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Feature: The Essential Black Keys

By ; May 29, 2013 at 11:43 AM 

15: “Your Touch” – Magic Potion

From the goofy guitar intro to the start-and-stop drumbeat and the imperfect time signature, there is something off-kilter throughout. Even so, it is an easy-to-digest rock song that appears in countless commercials, shows, movies, and more. People may mock those artists that heavily license their music but there is nothing wrong about making a song that many audiences can appreciate. The Black Keys do just that time and time again.

14: “Psychotic Girl” – Attack & Release

On Attack & Release, for the first time, the band recorded an album in a studio and hired an outside producer. The Keys teamed up with famed producer Danger Mouse and his influence is heard in the simplified song structure and crisper sound. It’s with Danger Mouse that the band would create their most successful work, “Tighten Up” and El Camino.

On “Psychotic Girl” the band trades in their signature frenzied garage-rock stylings for a hip-hop backbeat, ever-so-slight banjo, and an ethereal ambience. It is a completely new sound for the band, however, they sound as natural playing it as they do their earlier cuts.

13: “I’ll Be Your Man” – The Big Come Up

Compare this track to anything off of El Camino and you would never think that you’re listening to the same band. “I’ll Be Your Man” reminds listeners of how far the band has come from rocking basements in Akron, Ohio. There are fewer hooks and fills than your average Keys song, however, this stripped-down and back-to-the-basics blues-rock exhibits the band’s earliest influences.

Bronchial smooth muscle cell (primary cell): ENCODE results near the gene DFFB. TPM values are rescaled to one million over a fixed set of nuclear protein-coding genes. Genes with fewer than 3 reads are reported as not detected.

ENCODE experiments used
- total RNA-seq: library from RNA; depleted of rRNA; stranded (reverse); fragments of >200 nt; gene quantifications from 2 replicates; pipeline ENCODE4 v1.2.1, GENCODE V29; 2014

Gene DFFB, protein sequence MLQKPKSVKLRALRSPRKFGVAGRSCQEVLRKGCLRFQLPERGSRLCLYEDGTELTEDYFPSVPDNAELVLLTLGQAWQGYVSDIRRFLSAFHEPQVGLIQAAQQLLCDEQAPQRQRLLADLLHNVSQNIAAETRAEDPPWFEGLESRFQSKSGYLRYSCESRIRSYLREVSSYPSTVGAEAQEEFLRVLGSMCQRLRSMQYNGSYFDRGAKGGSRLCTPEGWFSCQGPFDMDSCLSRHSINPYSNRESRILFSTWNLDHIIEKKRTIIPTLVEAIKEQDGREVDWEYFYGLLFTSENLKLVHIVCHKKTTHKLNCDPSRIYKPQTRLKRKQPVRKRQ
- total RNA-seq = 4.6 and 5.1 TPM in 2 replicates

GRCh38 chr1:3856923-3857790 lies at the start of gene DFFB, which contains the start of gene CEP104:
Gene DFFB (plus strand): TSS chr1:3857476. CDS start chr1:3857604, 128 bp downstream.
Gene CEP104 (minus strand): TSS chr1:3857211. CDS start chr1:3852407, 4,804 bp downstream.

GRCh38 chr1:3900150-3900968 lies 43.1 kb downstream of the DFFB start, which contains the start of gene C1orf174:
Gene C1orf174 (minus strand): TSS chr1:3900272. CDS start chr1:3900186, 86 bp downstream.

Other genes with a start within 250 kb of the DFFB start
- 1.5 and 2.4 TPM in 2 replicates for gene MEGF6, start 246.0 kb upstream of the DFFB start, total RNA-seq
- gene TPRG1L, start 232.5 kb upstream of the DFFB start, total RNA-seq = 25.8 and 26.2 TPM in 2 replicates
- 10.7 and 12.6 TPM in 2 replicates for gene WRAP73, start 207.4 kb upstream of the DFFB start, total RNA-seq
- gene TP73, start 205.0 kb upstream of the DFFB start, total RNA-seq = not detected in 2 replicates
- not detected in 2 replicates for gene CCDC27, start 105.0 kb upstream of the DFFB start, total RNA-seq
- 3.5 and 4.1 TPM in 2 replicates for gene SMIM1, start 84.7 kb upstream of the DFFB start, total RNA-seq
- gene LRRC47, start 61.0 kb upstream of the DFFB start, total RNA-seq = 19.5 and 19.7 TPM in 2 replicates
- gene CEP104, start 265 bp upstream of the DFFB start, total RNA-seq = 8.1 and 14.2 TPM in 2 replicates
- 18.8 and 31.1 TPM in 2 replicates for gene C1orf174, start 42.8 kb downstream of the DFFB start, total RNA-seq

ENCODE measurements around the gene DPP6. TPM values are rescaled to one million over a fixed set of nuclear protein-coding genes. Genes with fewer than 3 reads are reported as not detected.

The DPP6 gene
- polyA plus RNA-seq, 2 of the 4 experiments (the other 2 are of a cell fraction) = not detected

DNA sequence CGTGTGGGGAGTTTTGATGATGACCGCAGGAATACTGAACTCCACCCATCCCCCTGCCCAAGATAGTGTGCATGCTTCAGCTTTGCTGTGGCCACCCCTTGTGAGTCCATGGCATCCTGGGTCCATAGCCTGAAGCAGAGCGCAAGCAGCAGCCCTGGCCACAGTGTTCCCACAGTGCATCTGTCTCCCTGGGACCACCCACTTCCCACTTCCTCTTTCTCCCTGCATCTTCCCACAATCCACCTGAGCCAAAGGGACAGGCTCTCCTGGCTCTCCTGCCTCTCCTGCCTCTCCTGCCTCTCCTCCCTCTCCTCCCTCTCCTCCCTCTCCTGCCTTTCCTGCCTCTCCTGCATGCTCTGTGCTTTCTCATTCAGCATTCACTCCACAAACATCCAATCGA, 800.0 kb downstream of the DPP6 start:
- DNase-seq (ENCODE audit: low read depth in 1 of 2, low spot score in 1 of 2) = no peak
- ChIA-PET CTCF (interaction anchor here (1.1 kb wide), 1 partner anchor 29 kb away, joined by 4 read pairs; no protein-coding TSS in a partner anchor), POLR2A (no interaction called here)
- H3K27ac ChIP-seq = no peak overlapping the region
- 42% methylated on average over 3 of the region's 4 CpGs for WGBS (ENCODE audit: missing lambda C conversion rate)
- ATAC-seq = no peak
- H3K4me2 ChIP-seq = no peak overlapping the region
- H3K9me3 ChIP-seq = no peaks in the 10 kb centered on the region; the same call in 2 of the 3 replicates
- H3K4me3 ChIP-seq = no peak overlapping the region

12: “When The Lights Go Out” – Rubber Factory

Sparse and ominous, “When The Lights Go Out” is a departure from the standard Black Keys fare on the raucous Rubber Factory. An undulating violin dominates the backline, unsettling listeners and injecting the track with heightened nervousness. Auerbach plays a crisp blues guitar as Carney tempers his drumming.

A tamer track, “When The Lights Go Out” shows that The Black Keys can make quality tracks without delving into the same frantic formula and lays the groundwork for many tracks on Attack and Release and Auerbach’s solo album, Keep It Hid.

11: “I Got Mine” – Attack & Release

“I Got Mine” is classic Black Keys track with its hooky riffs and crash-filled drums, however, transposed within the parameters of a newer sound. At about 2 minutes in, the song changes to a mix of low chanting above spacey sounds—as psychedelic as the band has ever been. Soon after, the band pulls back the reigns and slams the song home with the same intensity that they started with.

If “I Got Mine” were on any of the band’s earlier three albums, it would be about a minute shorter and would have skipped the false ending. “I Got Mine” shows the band experimenting with new sounds and different song structures. By the hysterical reaction of audiences whenever this song is played live, it worked.

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